How To Grow Your Team & Company Without Losing Them: An Interview With Rand Fishkin
When you see the terms “tech startup”, “rapid growth” or “online marketing” what comes to mind? What if I threw an awesome mustache in there?
No, I’m not talking about Lyft. I’m referring to the founder, former CEO, and self-proclaimed “Wizard of Moz”, Rand Fishkin.
Over the last decade, Rand has seen Moz grow and become one of the most visible companies in the marketing world. He’s spoken to teams at Google and Microsoft, co-founded Inbound.org with Dharmesh Shah, and given presentations for the United Nations and Stanford University. He co-authored The Art of SEO book for O’Reilly Publishing. You can learn more about Rand here.
I interviewed Rand recently about growing a subscription SaaS business, finding employees to contribute to Moz’s epic culture during their rapid growth, and the importance of transparency in the workplace…
Q: Moz grew in revenue very quickly over the first 7 years. What’s your number one piece of advice for SaaS companies who are growing?
That depends. Moz is a self-service SaaS business. It’s technically SaaS but really a subscription business — operating more like a Netflix than a SalesForce. That’s a distinction that I wish the tech startup world would embrace more, because it can be dangerous to lump the two together.
For a subscription business, the biggest danger is to start scaling up effort, money, people and time into marketing and growth before you have high enough retention and a low churn rate. That’s generally true for SaaS and Enterprise SaaS as well, but usually slightly less dangerous because enterprise tends to have lower churn rates than subscription SaaS.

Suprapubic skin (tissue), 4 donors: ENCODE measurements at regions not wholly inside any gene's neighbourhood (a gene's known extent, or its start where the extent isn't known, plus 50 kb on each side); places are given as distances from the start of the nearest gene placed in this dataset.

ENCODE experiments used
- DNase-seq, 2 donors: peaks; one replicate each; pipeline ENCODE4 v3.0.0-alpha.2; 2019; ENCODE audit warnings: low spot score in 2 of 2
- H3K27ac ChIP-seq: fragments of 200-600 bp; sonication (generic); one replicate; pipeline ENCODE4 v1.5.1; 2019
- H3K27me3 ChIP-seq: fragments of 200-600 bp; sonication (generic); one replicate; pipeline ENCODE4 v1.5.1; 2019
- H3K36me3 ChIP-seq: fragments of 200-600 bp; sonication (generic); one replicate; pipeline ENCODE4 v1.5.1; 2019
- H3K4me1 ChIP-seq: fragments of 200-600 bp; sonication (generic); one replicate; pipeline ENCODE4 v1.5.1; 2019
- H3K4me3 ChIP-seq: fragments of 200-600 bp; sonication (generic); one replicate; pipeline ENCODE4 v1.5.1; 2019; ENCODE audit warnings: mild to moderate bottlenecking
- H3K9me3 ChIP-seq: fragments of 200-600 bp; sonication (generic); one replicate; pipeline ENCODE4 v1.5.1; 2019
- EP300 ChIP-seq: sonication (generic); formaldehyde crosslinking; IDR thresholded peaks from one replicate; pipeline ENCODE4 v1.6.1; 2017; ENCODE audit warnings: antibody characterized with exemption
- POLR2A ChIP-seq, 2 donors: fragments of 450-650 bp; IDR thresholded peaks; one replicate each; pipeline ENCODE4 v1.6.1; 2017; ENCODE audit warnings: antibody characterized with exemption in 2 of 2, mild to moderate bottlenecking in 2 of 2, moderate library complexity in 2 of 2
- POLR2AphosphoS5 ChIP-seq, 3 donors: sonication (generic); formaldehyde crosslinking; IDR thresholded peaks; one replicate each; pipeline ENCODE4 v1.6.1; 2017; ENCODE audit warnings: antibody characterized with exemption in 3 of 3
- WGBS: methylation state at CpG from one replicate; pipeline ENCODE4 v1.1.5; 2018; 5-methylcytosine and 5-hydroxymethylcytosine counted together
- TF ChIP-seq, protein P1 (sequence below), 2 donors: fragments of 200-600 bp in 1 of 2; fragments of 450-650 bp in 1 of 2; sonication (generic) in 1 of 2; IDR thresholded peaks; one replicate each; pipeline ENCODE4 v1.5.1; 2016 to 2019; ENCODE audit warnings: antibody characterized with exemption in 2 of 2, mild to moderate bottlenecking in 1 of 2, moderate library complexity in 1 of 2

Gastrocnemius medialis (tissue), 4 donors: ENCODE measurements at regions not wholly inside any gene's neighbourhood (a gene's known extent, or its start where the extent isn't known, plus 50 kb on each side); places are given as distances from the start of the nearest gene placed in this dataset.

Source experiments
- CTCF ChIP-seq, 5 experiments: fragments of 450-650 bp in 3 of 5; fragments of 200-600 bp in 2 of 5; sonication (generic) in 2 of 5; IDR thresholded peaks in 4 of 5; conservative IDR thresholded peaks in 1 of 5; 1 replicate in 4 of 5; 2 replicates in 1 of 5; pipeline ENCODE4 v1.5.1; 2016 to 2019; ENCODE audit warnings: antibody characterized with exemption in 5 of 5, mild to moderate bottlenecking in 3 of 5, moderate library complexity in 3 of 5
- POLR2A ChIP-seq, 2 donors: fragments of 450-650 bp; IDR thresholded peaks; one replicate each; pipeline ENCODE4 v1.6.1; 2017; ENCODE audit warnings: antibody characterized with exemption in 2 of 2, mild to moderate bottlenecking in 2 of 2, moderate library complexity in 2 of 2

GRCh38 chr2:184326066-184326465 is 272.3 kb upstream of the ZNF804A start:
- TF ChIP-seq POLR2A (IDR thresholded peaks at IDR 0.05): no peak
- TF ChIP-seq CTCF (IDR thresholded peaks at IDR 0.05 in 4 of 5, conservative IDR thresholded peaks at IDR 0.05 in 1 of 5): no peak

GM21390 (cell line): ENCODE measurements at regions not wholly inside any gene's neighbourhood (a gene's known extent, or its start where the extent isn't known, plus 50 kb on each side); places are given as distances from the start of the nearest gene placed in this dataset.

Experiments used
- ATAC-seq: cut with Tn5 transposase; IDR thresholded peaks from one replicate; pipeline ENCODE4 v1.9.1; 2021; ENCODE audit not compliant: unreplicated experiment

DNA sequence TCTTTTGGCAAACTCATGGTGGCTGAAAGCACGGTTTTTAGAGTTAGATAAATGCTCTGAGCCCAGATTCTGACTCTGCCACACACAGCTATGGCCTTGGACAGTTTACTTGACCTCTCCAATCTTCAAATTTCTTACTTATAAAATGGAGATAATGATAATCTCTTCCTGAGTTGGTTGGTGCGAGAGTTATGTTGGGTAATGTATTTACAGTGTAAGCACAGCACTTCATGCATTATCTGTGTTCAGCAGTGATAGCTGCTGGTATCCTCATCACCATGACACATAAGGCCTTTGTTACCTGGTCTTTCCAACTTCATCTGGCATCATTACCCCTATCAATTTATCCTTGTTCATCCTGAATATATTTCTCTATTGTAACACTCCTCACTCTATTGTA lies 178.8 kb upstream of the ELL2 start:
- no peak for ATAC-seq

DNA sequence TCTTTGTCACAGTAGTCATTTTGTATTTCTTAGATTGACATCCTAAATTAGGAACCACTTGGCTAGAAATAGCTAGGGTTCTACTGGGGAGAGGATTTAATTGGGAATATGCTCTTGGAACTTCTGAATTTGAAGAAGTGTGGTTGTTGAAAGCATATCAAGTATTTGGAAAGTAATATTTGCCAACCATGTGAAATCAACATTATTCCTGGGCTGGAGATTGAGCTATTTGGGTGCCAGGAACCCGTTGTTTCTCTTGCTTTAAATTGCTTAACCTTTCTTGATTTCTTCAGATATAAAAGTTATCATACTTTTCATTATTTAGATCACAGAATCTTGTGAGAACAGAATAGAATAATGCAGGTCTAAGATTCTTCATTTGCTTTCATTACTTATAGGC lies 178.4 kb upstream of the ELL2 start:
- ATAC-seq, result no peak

The benchmark for a subscription business is that you are looking for globally under 5% churn monthly and less than 2% annual churn rate for your most loyal cohorts. If you can do that, you can really pour on the growth. If not, as you grow, you’ll burn through a huge percentage of your market. In an industry where many companies share heavily about the tools they use (whether online or at events), you end up burning bridges with many of the folks who cancelled.
We currently have about 24k Pro subscribers and we have historically had about 140k subscribers who have paid at some point over 8–9 years, and have left us. Now there’s a huge cohort who were not completely satisfied and there are far more people who aren’t going to recommend us than those who are.
That’s a tough hurdle to overcome because you have to rebrand and remarket to previous customers as well as marketing to new customers. You almost have to change industry perception after you’ve had huge growth.
It might seem counterintuitive to investors to say, “we need to stop growing and figure out our product-market fit, and then nail churn and retention before we start accelerating”. But, if you’re going to try and grow big and become IPO worthy, you almost certainly have to do it that way (unless you’re lucky/smart enough to somehow nail it right at the start).
Q: I have worked at companies where we pumped a ton of money into marketing before we had a lot figured out, because we were trying to get to #1. How does having a main competitor fit in strategically?
Moz was something between a strong leader and a runaway leader in our field between 2008 and 2013.We were faster, bigger, better funded, had more people and momentum, and a better brand with much stronger traffic and reach than virtually anyone else.